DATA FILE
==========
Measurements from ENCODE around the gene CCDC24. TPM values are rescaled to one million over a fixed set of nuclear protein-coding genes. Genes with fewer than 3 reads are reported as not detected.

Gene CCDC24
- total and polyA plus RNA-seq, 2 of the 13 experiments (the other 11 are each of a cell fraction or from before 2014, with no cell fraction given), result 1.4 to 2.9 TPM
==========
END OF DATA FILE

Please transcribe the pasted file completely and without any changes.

Measurements from ENCODE around the gene CCDC24. TPM values are rescaled to one million over a fixed set of nuclear protein-coding genes. Genes with fewer than 3 reads are reported as not detected.

Gene CCDC24
- total and polyA plus RNA-seq, 2 of the 13 experiments (the other 11 are each of a cell fraction or from before 2014, with no cell fraction given), result 1.4 to 2.9 TPM